Sunday, October 21, 2018

Margaret Mead ’18: Tibetan Nomads in Exile (short)

The notion of “nomads in exile” sounds almost contradictory. They lead migratory, impermanent lives by choice—or at least they did before the Chinese occupation of Tibet. Many now live in India, still very much tending their herds just as their ancestors did before them. However, it is a struggle to preserve their Tibetan language and customs. Tsering Wangmo introduces viewers one nomadic Tibetan family and their reluctant encounters with globalization in the short documentary Tibetans Nomads in Exile Resistance (trailer here), which screens during the 2018 Margaret Mead Film Festival.

It is hard enough to maintain a traditional nomadic lifestyle in the post-modern world (just look at the Mongolian nomads in the narrative-docu-hybrid Zud), but adding on the oppression of an outside invader is just not fair. Nevertheless, the Jigdol Wangmo follows tries to do their best (but they yearn for the lush grazing that was once found in Tibet). The eldest brother is already an adult, who is respected by his seniors for his skill with horses and knack for fixing mechanical devices. However, it is the middle daughter Karma, who has a potential future in the modern world.

Like many nomadic children, she attends one of the Tibetan schools founded and funded by the government in exile. The majority of her peers are day students, but there are still a number of boarders from nomadic families. They educate their students so they can engage with the world, but schools also keep the Tibetan language alive.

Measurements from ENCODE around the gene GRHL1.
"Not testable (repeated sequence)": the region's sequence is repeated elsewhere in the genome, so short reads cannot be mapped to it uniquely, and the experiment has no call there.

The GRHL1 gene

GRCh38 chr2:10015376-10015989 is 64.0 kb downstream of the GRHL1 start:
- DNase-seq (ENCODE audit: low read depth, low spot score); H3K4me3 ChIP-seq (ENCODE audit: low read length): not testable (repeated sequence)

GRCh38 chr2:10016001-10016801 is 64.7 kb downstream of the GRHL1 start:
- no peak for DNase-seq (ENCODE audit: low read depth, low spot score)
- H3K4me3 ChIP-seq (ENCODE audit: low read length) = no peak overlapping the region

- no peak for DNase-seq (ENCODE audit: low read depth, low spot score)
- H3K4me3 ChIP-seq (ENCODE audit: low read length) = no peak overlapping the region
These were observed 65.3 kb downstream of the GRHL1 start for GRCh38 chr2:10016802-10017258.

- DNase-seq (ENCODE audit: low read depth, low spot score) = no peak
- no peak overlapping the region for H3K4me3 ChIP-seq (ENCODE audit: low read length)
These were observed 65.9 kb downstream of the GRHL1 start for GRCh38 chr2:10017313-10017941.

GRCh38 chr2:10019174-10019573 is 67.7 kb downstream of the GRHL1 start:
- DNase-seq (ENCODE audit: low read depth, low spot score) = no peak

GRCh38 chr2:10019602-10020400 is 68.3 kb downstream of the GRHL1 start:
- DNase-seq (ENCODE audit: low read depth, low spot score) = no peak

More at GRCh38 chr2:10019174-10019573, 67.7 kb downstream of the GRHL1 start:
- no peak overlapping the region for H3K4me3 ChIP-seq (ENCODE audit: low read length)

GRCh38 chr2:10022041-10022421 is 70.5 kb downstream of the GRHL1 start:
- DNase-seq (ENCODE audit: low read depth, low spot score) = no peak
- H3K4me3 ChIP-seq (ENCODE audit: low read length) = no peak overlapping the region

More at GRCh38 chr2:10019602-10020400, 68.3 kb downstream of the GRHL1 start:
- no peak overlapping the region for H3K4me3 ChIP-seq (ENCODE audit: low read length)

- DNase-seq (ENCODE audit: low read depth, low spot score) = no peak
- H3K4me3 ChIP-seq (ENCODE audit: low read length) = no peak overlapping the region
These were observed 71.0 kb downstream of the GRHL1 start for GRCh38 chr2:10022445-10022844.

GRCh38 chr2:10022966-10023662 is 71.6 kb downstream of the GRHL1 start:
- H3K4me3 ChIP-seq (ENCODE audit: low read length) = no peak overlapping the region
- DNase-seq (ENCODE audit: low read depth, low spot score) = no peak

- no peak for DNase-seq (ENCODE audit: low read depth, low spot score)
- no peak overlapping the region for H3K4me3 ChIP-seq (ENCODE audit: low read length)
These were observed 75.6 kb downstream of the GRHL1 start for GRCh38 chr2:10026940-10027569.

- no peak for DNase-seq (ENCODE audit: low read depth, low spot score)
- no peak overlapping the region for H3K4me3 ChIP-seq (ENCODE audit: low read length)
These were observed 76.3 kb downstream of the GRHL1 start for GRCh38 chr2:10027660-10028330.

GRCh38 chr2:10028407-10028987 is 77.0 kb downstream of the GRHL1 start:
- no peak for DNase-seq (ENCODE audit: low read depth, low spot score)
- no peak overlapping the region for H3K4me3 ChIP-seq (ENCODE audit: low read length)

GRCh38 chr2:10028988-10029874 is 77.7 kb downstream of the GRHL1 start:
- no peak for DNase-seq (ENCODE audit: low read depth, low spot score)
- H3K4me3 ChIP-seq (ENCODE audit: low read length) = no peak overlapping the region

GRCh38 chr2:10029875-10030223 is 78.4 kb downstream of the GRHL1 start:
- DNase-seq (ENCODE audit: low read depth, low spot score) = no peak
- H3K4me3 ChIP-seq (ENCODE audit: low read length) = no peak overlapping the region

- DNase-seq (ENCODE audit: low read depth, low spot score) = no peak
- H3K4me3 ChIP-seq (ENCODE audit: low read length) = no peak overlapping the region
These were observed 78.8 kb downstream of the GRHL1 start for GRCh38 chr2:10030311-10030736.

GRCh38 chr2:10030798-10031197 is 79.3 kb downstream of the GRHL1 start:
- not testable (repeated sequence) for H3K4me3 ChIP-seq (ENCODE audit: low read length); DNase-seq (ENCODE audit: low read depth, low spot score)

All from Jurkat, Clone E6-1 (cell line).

Wangmo’s film is a straight forward work of reportage, but it still captures some pretty stunning images of Ladakh and the surrounding Himalayas. It also clearly establishes the exiled Tibetan government’s greater claim to legitimacy than the Chinese puppet regime, whether or not that was the filmmaker’s intention. The evidence is there to see of the efforts of the exiled Lamas and officials to provide for their people. In contrast, even native Beijingers should not any kind of constructive help from the ruling Communist Party.

It is a shame that families like the Karma’s are separated from their homeland. This is undeniably a human tragedy, but also represents an ecological catastrophe. Whereas the nomadic herders were wise custodians of Tibet’s once pristine lands, the Mainland occupiers have been rapacious in their exploitation and despoilment (a fact alluded to, but not explored in depth late in the film). Recommended for anyone interested in Tibetan culture and the diasporic experience, Tibetan Nomads in Exile screens this morning (10/21), with Rituals ofResistance, as part of this year’s Margaret Mead Film Festival, at the American Museum of Natural History.